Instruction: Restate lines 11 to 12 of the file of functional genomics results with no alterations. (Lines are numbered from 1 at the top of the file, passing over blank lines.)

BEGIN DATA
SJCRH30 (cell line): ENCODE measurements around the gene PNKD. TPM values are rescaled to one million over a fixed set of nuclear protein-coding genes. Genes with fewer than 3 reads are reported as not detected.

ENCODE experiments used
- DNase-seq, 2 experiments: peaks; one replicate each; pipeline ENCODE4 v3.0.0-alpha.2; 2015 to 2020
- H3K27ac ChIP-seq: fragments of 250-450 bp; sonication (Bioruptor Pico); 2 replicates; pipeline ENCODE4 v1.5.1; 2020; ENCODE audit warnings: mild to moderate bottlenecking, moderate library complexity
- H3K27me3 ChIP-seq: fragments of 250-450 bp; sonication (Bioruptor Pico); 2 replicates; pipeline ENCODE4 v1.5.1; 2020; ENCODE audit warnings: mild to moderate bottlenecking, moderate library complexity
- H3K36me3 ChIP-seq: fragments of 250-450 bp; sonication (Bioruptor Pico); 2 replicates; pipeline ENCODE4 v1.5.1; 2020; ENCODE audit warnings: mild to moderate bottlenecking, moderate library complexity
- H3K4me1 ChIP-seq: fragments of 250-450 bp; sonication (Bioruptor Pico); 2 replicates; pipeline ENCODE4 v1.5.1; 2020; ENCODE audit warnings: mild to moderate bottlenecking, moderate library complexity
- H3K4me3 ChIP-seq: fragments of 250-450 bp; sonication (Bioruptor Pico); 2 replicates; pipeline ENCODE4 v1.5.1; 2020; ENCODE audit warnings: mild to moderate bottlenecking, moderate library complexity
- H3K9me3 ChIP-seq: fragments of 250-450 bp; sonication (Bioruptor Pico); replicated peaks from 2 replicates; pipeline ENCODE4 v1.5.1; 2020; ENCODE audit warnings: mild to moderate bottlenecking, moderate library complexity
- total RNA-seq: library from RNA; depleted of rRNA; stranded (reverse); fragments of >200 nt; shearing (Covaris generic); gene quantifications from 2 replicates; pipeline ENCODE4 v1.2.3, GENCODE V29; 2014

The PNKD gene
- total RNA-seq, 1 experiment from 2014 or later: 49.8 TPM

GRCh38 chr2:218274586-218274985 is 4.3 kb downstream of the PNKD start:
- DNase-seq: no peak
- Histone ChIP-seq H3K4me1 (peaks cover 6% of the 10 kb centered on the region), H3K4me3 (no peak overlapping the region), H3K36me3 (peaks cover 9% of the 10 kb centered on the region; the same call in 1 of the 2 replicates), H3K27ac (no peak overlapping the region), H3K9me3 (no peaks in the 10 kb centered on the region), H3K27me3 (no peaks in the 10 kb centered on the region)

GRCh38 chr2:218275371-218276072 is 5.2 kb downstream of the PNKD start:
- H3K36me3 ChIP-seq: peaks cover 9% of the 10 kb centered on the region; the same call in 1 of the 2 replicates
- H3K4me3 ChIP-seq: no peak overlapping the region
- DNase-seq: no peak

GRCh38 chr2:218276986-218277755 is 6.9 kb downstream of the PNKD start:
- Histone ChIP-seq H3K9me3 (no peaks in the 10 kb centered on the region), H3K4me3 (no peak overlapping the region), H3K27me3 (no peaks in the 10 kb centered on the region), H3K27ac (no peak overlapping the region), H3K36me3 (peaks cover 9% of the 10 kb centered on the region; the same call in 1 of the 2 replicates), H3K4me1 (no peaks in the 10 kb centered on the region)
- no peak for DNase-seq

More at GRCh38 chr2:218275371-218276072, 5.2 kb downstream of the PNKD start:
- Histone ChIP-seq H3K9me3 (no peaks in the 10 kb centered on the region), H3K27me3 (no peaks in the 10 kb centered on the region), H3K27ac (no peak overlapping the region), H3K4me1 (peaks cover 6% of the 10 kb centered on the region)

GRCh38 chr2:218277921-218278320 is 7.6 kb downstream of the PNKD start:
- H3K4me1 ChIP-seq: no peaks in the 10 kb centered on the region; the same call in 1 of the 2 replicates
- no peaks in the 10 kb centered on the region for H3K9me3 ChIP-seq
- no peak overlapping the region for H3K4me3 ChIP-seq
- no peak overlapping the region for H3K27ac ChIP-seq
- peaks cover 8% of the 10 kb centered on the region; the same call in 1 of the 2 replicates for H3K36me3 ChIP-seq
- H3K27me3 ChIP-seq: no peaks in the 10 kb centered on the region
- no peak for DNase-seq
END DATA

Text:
The PNKD gene
- total RNA-seq, 1 experiment from 2014 or later: 49.8 TPM